We took the shortcut on the shoreline back to the ferry pier and caught the Xin Fei back to Hong Kong Island as the sun was setting across the water. I looked for pizza for supper (in the hopes that we might find something a bit more understandable, in English, and also on the theory that I embrace a cosmopolitan diversity of cuisines that allows me to enjoy pizza while in Hong Kong) and found Pizza Express in Central. Now that I had enough experience on the ground to know precisely how to interpret Google Maps' directions, I found the place (next to the covered, raised escalator that takes people up and down between Central and the residential (but still high-value) Mid-Levels) and managed to get a table for an hour and a half, which turned out to be just enough time to eat supper.

Sun setting over fishing boats in the harbor at Cheung Chau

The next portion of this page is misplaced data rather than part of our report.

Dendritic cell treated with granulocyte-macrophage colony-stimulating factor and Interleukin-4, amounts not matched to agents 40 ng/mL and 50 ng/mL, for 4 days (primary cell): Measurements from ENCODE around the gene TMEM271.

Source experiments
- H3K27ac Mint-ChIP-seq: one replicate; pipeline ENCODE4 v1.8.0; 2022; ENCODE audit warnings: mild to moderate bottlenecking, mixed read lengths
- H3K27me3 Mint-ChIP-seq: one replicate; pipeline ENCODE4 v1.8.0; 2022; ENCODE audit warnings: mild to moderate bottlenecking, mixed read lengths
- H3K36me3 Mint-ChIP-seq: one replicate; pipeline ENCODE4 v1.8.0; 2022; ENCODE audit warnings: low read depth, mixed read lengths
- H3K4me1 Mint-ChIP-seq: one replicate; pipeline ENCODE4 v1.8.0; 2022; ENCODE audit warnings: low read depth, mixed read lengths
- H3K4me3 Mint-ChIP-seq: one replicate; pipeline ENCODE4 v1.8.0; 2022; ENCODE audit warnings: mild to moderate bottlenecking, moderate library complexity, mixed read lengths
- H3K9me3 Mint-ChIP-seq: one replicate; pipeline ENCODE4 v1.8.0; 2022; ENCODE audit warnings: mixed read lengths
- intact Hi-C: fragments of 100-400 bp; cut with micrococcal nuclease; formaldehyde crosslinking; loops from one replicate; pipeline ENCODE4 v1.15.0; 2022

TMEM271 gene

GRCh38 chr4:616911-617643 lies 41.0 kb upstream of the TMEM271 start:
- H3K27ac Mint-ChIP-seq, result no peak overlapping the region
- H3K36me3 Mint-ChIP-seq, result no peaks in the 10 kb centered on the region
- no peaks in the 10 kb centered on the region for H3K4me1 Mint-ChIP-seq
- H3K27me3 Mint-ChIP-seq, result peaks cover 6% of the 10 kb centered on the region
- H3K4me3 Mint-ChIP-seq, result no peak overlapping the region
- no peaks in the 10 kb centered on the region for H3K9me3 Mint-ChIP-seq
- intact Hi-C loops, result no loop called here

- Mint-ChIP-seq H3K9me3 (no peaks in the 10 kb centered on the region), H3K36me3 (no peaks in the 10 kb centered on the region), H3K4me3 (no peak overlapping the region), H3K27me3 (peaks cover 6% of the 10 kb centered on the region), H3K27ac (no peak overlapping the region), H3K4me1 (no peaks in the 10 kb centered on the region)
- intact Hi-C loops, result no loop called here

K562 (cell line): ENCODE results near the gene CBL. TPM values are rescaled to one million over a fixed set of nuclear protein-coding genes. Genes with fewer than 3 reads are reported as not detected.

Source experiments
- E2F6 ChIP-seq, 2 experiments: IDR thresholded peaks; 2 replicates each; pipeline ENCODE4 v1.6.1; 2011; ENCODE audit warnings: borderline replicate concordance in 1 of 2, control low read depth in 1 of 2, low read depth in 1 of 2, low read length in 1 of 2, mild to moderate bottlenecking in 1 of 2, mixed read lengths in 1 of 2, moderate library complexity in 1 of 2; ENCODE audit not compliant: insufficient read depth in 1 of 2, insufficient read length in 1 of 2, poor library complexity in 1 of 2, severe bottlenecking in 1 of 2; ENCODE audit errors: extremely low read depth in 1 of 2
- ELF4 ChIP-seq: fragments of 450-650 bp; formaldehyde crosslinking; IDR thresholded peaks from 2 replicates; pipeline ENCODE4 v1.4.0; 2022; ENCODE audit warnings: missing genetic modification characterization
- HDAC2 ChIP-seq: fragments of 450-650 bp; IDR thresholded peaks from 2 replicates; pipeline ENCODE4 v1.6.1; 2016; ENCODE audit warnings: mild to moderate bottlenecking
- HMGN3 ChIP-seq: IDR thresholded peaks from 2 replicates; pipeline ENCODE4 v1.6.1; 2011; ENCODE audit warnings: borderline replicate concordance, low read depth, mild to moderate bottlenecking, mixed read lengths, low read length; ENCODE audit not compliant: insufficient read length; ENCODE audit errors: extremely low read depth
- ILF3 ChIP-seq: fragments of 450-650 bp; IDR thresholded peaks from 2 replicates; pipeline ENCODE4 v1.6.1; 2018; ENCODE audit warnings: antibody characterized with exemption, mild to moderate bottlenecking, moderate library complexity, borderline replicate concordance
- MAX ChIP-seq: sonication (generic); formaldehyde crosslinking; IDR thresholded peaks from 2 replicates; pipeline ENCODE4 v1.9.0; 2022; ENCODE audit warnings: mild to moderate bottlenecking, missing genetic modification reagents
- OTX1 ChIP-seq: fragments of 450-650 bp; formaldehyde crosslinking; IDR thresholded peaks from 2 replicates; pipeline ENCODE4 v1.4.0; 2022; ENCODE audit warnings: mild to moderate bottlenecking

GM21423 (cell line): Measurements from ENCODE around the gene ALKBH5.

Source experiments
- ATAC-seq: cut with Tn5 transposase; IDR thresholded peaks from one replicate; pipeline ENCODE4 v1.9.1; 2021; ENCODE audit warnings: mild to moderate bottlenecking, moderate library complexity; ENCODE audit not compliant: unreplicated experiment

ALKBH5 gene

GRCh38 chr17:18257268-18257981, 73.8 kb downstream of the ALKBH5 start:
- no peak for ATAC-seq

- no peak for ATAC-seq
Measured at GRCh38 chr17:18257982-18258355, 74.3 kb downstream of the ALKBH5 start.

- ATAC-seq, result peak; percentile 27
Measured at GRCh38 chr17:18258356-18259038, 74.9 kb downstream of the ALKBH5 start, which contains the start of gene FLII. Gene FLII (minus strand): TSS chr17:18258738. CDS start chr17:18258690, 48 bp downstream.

Sun setting over fishing boats in the harbor at Cheung Chau

As we walked back to the MTR stop to head back to our hotel, I noticed what looked like crowd-control barriers as if for a parade, and wondered what sort of Christmas-related event the local government was preparing, but with Calvin falling asleep (and Kiesa and I not too far behind, still trying to catch up on sleep from travel) I didn't want to stop to investigate in detail.

For a parallel account of our third day in Hong Kong, see The Third Day (Christmas Eve). For more photos from Cheung Chau see Photos on 2012-12-24.
Scott Galvin, age 23, is a highly sought mentor and motivational
speaker. An avid fan of salsa, user-centric web design, and techno
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vision. He enjoys helping high-tech firms define their online strategy,
and he's advised many Fortune 500 companies, including Apple Computer,
Motorola, and Sun Microsystems. As a business student, he applies his
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Collins, Colorado, and drives a beat up Integra. For speaking
arrangements, call 303.944.9964